Not being one to overly enjoy popular sightseeing locations, I’d never been to the tourist-bustling city of Hakodate before. But despite my reservations about its popularity with hoards of Asian tourists, it was an overwhelmingly worthwhile place to visit. The old star-shaped fortress and its painstakingly reconstructed magistrate’s building is moving. The night-view is actually quite stunning. And the red-brick port area is very tastefully developed. Highly recommended.
The day really couldn’t have started better. Sure, there was a definite chill on the air, but the morning sun was on point.
Like most mornings, we started the day with Haidee’s awesome toasted muesli, softened with a little boiling water. Of course there was mokapot coffee too.
The approach into Hakodate City was a good reminder that Hakodate is not just about tourism. It is a large, functioning city, with one of the largest cement factories I’ve ever seen. This massive behemoth of a factory dominates the view for most of the way into Hakodate from the southwest. This, coupled with a busy road and narrow shoulders, makes the approach into Hakodate from this direction not the most relaxing of routes on a bicycle.
We rewarded our efforts in getting into the city by having conveyor-belt sushi for lunch. This particular place had a touch-screen ordering system, which worked well to eliminate most interaction between staff and customer.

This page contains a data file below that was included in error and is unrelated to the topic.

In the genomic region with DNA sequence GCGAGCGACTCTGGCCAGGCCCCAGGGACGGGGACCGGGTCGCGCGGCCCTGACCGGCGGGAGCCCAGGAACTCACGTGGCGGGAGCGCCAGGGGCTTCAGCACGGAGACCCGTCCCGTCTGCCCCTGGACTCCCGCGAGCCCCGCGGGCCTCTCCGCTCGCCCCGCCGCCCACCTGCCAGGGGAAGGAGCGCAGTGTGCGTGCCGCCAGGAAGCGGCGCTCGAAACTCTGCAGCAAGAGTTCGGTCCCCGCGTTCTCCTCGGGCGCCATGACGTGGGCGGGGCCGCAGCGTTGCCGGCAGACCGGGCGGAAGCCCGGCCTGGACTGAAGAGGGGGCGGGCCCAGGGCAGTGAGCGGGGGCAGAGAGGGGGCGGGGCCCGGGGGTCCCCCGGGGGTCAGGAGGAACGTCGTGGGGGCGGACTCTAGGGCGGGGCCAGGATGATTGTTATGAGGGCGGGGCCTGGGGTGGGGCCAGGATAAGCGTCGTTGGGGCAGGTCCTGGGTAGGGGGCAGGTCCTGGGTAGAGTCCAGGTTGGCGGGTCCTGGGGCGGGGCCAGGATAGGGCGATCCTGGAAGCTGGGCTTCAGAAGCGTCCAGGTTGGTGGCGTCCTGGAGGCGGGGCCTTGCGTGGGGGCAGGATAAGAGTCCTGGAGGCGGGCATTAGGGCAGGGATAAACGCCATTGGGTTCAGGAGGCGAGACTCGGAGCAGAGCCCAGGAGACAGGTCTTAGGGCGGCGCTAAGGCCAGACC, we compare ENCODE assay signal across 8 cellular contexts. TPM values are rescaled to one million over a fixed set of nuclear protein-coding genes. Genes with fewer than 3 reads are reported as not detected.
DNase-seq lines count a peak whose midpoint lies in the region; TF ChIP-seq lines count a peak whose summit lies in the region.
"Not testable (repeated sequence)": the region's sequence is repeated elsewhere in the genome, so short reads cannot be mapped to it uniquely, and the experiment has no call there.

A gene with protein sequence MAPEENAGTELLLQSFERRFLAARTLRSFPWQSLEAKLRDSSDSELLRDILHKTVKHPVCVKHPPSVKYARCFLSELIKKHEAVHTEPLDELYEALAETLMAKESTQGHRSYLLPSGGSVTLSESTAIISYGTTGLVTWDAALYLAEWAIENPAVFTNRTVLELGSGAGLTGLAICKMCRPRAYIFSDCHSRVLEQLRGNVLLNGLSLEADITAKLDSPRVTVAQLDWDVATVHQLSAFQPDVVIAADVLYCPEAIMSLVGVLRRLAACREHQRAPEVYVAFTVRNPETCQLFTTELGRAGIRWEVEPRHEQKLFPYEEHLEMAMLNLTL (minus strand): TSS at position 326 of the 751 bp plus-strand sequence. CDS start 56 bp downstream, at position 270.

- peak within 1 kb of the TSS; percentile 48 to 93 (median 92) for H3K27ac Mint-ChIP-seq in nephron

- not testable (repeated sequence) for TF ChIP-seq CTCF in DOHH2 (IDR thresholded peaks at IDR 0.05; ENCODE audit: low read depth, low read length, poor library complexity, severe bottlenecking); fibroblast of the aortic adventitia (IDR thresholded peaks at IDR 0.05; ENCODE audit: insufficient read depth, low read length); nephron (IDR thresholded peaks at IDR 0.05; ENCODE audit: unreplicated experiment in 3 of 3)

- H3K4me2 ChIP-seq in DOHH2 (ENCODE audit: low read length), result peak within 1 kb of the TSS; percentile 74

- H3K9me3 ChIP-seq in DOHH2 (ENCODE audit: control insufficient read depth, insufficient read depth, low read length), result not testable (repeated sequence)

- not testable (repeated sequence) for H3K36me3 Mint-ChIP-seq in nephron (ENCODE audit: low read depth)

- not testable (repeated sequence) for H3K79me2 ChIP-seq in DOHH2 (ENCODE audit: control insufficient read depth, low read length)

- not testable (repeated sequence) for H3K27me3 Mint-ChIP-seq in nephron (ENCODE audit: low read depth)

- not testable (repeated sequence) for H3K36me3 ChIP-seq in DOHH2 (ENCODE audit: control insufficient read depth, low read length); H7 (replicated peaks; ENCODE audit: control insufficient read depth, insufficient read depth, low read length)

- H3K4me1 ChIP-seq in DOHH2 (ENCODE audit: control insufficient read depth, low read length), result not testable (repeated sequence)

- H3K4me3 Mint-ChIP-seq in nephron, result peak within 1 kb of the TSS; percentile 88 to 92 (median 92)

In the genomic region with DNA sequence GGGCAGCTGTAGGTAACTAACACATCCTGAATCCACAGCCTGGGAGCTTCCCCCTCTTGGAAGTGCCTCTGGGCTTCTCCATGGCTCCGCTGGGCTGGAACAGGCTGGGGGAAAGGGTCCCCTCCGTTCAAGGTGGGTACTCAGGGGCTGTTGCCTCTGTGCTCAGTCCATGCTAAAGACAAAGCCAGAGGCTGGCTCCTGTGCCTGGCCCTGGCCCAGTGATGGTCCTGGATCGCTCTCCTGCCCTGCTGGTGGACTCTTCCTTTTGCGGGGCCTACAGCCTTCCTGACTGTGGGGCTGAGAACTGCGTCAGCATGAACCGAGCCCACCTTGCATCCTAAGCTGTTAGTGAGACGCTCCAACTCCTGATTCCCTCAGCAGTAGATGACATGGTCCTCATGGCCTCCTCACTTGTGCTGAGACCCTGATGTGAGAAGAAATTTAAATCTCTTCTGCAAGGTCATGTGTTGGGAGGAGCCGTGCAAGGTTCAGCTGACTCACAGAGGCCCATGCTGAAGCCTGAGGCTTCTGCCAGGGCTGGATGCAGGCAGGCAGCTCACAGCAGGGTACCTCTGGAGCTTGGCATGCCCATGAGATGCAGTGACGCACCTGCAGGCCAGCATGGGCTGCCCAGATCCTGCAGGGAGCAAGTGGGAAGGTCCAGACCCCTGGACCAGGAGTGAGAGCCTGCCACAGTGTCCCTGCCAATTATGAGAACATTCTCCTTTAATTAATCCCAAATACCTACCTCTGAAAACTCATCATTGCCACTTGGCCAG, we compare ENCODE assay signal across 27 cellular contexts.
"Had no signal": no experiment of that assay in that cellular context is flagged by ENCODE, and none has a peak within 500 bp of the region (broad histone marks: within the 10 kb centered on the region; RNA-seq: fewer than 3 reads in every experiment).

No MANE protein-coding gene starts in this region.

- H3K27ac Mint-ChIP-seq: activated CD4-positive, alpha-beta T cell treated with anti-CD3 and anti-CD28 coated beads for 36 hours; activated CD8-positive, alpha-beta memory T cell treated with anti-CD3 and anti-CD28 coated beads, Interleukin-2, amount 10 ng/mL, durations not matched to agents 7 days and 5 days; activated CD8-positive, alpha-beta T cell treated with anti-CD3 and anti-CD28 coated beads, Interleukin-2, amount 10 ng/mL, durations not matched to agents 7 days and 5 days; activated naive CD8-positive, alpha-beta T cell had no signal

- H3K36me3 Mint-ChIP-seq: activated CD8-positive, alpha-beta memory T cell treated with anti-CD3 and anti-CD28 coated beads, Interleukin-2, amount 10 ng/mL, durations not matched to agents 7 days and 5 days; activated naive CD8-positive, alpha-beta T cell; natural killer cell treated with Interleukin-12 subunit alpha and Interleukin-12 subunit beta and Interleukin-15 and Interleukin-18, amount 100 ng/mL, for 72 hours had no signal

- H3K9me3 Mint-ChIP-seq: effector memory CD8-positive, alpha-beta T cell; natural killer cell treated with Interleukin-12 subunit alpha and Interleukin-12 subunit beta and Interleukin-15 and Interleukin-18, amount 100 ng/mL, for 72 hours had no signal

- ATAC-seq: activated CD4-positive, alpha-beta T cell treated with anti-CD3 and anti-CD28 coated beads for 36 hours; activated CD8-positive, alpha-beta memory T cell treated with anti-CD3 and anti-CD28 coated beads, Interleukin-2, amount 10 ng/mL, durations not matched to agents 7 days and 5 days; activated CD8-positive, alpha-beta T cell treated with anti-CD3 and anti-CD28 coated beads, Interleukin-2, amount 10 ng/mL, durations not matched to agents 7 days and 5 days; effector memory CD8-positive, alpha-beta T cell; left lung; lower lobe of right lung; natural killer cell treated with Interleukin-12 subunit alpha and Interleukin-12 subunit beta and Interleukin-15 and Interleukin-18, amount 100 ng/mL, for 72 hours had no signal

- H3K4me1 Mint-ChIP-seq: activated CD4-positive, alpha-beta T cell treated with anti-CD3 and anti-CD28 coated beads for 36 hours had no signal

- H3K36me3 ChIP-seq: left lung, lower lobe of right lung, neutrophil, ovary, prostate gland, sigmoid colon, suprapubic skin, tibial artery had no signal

Post lunch, we carried on into the city and went into sightseeing mode. The sights, such as the 30-story viewing platform above the star-shaped fortress, and the reconstructed magistrate’s building, cost money. But they really are very much worth it.
In particular, the reconstructed magistrate’s building is spectacular. The craftsmanship is immaculate. It must have cost a small fortune to recreate this place.
Being a large public park, it is possible to cycle around the fortress, which is a great way to get a feel for the place.
That evening in Hakodate, we stayed at a hotel just down from the ropeway. The hotel was called Hotel Hakodate-Yama, and was the only one on the eastern slopes of this western-quarter of the city. Despite this prime location, and the masses of Asian tourists at the top of the ropeway, the hotel seemed mostly empty. It was perfect for us to wander to the ropeway and take in the views from the top.